LONDON, April 22 (Reuters) - Tin prices jumped to 22-month highs on Monday as the market fretted over supplies from Indonesia and sliding stocks in warehouses approved by the London Metal Exchange (LME).

Traders said profit-taking on long tin positions betting on higher prices weighed on prices later in the session, with benchmark tin down 2.4% at $34,730 a metric ton by 1045 GMT. It had peaked at $36,050 for its highest since June 2022.

Concern about exports from Indonesia, which accounts for roughly 18% of global supplies of the soldering metal, and disruptions in Myanmar, the world's second-largest producer of mined tin, are behind the price surge.

"There's a lot of nervousness about supplies, and stocks on the LME have been falling for some time," one tin trader said, adding that expectations of stronger demand also helped to create upward price momentum.

Tin stocks in LME warehouses have nearly halved to 4,190 tons since December and are at their lowest since July last year, suggesting shortages.

Tight supply has also caused the premium on the LME cash tin contract against the three-month contract to jump to levels last seen in July, having stood at a discount earlier this month. The premium was last around $340 a ton.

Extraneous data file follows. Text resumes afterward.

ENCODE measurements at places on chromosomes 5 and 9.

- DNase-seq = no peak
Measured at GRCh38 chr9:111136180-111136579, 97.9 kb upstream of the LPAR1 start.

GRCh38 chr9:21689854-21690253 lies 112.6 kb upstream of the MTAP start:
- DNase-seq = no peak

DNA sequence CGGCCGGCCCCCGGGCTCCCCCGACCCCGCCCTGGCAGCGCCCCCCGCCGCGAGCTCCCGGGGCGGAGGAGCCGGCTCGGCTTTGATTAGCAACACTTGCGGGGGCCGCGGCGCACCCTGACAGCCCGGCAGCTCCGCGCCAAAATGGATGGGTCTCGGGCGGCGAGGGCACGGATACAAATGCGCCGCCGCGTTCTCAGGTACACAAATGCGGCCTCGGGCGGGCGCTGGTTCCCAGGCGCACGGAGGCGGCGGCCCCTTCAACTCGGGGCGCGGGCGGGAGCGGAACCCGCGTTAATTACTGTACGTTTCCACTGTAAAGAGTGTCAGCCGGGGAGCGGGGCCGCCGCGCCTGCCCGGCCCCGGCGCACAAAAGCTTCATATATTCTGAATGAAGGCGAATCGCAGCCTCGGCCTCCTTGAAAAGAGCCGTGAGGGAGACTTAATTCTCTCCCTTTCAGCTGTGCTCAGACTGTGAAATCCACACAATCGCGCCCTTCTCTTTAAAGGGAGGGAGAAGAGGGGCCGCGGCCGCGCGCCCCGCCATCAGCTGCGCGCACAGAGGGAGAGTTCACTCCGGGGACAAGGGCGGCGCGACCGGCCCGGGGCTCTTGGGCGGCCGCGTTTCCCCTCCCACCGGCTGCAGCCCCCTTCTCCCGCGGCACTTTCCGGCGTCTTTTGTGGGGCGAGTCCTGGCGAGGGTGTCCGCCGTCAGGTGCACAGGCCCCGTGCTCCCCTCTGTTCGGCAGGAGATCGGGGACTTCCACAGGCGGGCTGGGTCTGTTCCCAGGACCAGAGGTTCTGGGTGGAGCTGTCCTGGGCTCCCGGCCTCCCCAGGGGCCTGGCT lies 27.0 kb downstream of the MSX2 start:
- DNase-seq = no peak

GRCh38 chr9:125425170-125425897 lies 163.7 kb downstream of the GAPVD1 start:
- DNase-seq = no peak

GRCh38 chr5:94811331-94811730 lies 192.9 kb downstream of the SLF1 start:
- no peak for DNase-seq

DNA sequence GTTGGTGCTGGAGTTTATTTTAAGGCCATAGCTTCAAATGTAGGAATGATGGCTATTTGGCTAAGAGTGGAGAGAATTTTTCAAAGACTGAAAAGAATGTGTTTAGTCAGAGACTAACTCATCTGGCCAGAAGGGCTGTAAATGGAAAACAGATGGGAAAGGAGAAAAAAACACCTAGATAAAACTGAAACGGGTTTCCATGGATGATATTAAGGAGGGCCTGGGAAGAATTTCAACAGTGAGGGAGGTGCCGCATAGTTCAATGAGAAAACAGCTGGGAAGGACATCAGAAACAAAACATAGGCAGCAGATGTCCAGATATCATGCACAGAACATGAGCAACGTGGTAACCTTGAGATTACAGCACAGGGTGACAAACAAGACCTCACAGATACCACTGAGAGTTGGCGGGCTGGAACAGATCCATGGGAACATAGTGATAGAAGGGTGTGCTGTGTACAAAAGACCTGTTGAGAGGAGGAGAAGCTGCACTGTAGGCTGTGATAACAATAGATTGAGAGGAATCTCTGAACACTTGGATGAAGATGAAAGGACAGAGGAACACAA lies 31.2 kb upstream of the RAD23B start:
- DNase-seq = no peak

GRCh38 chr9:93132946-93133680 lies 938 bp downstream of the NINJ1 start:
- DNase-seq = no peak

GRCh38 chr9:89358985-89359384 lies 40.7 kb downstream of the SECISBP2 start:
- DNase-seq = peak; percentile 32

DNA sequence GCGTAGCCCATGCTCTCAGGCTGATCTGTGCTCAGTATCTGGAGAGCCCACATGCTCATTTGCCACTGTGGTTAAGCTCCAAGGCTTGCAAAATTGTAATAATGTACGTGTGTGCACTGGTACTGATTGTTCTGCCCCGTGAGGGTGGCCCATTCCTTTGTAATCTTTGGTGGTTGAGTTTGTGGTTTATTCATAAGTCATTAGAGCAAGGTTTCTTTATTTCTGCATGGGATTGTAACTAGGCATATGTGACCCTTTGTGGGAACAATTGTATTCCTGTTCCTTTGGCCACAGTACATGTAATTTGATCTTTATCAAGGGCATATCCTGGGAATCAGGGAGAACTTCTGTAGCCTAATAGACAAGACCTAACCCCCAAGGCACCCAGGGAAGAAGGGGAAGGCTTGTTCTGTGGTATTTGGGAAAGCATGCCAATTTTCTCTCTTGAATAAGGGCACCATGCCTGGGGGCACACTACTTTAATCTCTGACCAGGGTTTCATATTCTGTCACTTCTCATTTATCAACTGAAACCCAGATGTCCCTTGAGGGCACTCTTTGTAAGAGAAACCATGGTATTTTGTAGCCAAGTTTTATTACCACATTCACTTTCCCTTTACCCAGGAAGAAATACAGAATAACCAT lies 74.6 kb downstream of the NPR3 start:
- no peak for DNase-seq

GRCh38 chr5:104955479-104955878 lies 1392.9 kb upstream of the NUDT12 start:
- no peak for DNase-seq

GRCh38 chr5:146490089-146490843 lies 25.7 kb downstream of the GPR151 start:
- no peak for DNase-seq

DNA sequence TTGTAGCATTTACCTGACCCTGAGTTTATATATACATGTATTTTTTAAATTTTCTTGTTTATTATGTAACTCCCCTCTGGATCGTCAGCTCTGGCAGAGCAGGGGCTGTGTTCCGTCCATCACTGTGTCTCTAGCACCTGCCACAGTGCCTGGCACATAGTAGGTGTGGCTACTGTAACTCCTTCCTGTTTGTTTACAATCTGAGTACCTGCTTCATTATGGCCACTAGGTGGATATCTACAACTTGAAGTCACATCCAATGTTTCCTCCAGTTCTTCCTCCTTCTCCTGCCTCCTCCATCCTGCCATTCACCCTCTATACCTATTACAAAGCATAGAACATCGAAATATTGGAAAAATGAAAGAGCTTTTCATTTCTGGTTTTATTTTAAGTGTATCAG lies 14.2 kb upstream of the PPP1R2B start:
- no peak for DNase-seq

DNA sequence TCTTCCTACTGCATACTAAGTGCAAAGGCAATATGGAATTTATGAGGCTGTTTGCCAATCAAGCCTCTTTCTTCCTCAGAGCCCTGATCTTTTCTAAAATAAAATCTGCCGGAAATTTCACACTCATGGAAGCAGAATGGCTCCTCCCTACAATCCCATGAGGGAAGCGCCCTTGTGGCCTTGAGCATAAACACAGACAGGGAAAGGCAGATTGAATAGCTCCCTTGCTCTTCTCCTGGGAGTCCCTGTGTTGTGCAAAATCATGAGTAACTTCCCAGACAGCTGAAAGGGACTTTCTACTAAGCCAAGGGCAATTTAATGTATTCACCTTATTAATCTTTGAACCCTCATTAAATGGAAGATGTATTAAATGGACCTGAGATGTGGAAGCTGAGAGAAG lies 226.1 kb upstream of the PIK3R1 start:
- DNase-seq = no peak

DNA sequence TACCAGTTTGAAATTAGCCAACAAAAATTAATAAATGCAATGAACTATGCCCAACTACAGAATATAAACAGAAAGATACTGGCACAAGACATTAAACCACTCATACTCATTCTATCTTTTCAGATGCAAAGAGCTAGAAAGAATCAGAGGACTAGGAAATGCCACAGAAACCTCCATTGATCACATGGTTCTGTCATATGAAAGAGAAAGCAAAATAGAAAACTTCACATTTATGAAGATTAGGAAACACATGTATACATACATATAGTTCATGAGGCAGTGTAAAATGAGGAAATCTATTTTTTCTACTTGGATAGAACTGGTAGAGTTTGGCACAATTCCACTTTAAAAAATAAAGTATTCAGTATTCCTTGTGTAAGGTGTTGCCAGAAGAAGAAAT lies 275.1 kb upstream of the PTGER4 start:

LME data shows one company holding more than 40% of open interest -- the number of outstanding contracts due to mature or be rolled over at the next settlement date -- on long tin futures contracts for May.

Elsewhere, prices of stainless steel ingredient nickel hit seven-month highs at $19,550 a ton on escalating worries over output in top exporter Indonesia, which accounts for more than half of global supplies.

Market talk of Chinese plans to buy nickel for state stockpiles also supported prices on Friday.

Nickel was last down 0.2% at $19,295 a ton.

In other metals, copper was up 0.5% at $9,925 a ton, aluminium eased 0.1% to $2,668, zinc retreated 0.6% to $2,836 and lead was down 0.7% at $2,202.

(Reporting by Pratima Desai Editing by David Goodman)